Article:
A Fish Tale
Inspired by the same animation techniques seen in the Telltale Games, Fish Night is an interesting hedonistic trip into a dream world. While the story itself doesn’t do an awful lot, it’s ultimately the colours and aesthetic that make this a compelling watch.
The plot begins with two salesmen stranded down a dusty, desert road in the middle of nowhere. With their car broken down and help miles away, the two men make the decision to wait it out until dawn before walking back to the nearest service station. Exasperated, the young man loses patience whilst the old man leans against the car, waiting out the stifling heat.
As sunlight fades, the mundane quickly turns to the fantastical as the two men awaken from their slumber to find strange, neon fish swimming lazily around their car. Cautious, the old man holds back from getting caught up in the splendour while the young man strips off and follows the fish up to the edge of a chasm where he eventually jumps off and begins floating around, oblivious to the world around him.
All seems well until a menacing red shark appears, heading right for the young man. As the shark sinks its teeth into his leg and rips him apart, spatters of blood float lazily into the air, painting the moon blood-red as the fantastical images fade away, leaving the old man on his own in the dead of night.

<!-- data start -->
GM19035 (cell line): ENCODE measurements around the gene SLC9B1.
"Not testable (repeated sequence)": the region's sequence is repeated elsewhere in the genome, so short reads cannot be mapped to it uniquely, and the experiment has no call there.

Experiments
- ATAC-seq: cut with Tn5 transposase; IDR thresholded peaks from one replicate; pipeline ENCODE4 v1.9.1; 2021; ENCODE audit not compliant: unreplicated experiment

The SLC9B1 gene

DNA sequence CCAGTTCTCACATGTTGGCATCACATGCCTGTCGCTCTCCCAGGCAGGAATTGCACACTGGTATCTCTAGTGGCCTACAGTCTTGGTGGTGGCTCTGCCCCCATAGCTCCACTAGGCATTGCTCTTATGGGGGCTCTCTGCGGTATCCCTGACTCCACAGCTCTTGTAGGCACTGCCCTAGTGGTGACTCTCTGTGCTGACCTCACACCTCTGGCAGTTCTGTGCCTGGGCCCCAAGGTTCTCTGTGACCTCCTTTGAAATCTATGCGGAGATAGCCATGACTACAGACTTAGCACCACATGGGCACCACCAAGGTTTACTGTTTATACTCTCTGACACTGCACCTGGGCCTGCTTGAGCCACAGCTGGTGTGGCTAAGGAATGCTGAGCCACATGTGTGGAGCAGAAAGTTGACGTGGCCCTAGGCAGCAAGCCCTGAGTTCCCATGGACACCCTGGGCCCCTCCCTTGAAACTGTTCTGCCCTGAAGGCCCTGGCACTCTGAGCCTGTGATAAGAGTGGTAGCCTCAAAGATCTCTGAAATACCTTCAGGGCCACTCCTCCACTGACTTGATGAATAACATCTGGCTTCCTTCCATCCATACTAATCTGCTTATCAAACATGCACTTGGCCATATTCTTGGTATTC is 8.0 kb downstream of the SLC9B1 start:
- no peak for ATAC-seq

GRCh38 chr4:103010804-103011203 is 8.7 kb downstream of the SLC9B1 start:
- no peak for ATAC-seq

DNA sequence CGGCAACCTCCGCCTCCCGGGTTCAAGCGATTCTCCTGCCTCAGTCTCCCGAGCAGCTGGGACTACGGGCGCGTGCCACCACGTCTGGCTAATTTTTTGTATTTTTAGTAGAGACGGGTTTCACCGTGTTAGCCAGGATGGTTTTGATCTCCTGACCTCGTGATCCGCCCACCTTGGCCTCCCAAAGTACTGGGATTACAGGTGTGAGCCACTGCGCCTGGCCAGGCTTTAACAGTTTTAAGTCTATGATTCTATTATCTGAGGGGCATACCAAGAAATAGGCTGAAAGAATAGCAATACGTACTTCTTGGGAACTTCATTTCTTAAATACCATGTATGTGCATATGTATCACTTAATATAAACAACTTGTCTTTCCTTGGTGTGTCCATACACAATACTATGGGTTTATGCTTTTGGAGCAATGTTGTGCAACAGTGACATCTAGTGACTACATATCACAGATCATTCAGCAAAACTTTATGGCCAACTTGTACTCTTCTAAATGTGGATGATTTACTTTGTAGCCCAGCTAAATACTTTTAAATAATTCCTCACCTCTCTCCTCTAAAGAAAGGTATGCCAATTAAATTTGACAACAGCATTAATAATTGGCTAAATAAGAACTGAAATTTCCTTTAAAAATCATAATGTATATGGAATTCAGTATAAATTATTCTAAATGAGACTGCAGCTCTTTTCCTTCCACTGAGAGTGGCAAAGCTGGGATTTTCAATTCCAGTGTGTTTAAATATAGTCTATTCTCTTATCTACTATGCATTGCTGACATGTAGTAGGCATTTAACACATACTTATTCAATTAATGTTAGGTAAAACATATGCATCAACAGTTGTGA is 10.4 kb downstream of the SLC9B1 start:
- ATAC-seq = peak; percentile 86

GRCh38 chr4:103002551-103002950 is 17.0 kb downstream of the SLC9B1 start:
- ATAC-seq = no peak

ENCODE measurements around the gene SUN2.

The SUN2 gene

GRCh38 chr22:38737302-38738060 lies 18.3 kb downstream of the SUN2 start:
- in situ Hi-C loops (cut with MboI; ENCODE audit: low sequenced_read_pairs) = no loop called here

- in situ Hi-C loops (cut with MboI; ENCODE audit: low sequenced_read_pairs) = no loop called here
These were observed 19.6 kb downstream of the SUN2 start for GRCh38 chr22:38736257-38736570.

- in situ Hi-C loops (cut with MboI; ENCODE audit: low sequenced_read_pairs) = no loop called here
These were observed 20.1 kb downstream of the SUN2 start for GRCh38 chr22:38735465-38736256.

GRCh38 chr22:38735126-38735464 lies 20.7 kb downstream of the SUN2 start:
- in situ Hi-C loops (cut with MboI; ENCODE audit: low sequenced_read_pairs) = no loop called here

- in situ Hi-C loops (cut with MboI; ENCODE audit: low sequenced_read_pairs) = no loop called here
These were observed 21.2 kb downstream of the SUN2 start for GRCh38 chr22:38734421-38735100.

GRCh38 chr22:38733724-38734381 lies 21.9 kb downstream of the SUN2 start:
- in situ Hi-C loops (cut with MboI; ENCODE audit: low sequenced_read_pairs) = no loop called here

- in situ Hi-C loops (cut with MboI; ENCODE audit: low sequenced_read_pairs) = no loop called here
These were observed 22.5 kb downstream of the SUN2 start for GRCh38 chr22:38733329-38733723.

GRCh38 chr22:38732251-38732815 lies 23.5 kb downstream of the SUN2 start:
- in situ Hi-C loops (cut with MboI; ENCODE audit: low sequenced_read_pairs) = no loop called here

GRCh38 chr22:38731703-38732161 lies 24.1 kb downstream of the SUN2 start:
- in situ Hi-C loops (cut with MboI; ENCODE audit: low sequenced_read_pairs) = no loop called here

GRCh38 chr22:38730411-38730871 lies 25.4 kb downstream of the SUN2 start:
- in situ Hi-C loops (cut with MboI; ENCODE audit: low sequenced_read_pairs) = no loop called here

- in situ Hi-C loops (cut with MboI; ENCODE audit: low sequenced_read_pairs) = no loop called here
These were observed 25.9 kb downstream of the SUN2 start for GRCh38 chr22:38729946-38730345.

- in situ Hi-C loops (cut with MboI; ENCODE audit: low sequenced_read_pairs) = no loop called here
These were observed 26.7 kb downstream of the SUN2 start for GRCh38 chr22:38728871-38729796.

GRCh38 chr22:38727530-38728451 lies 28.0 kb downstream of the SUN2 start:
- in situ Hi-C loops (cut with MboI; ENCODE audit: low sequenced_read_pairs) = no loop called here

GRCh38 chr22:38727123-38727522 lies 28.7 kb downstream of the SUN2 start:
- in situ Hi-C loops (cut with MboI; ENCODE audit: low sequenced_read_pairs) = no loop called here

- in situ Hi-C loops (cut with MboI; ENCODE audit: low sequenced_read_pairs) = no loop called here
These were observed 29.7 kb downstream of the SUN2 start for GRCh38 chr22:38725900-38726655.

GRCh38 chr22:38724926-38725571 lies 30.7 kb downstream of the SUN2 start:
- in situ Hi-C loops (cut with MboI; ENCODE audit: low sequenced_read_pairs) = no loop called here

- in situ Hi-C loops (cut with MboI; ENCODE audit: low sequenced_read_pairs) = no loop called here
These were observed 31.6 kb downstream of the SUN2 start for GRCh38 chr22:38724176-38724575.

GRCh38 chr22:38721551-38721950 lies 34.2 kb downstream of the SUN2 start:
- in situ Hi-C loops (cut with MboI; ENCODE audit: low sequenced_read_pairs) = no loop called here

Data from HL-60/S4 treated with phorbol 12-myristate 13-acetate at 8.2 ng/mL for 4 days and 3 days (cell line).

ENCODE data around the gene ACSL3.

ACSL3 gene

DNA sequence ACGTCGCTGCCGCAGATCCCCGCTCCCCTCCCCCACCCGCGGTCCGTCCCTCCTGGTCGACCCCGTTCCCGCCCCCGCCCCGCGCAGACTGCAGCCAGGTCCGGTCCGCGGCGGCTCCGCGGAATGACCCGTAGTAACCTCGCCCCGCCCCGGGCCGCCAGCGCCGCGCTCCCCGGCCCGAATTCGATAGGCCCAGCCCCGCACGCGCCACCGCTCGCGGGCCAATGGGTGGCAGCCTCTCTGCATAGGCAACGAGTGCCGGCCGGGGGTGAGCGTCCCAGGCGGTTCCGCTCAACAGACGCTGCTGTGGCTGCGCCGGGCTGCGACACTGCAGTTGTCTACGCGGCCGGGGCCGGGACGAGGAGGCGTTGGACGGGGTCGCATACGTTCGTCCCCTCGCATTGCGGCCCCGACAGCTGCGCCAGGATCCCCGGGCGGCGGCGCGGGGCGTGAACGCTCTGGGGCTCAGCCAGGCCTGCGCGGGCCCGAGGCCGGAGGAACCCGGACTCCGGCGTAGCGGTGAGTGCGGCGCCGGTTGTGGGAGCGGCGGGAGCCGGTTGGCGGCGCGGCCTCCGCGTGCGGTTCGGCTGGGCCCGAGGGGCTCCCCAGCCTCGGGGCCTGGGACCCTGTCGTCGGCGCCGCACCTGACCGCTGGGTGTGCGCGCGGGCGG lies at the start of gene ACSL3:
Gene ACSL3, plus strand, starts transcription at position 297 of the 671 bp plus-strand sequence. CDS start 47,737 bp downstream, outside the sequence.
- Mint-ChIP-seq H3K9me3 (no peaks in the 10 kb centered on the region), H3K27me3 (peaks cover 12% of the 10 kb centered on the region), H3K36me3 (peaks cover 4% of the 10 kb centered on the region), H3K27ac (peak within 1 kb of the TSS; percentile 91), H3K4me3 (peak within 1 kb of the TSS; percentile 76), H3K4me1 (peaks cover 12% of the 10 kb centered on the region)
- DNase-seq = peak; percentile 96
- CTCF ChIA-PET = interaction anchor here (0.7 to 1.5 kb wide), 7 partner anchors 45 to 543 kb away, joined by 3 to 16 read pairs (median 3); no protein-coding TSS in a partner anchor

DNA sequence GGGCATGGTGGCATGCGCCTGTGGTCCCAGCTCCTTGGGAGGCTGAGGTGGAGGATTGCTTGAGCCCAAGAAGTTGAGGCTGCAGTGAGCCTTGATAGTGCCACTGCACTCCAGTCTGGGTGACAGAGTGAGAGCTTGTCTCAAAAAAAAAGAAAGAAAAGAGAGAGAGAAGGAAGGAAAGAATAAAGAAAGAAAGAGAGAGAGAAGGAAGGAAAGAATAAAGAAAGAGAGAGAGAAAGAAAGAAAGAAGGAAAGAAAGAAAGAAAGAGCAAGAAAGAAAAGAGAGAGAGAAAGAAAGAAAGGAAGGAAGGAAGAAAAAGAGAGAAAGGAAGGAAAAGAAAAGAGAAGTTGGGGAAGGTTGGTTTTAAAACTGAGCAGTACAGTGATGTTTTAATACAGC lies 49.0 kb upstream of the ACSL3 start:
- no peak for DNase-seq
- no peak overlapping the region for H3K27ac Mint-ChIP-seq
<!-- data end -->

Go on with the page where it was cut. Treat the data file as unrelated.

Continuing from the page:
While the story itself leaves many questions unanswered, as a hedonistic trip into another world Fish Night is certainly a really nice change of pace. As mentioned before, the art work feels very similar to that seen in Telltale Games, using a mix of hand-drawn animation with CGI imagery to make for a really interesting result.
There’s some good time-lapse shots used here too with one tiny montage segment used to show the difference in personas between the two characters as they wait it out for night to set in.
Thematically, there isn’t a whole lot here to cling to but at a push you could draw the conclusion that this one is all about wisdom and restraint. The stark contrasts between the two characters certainly personify this although realistically, Fish Night is ultimately here to serve up a dish of hedonistic, neon delights and for that alone, it certainly succeeds.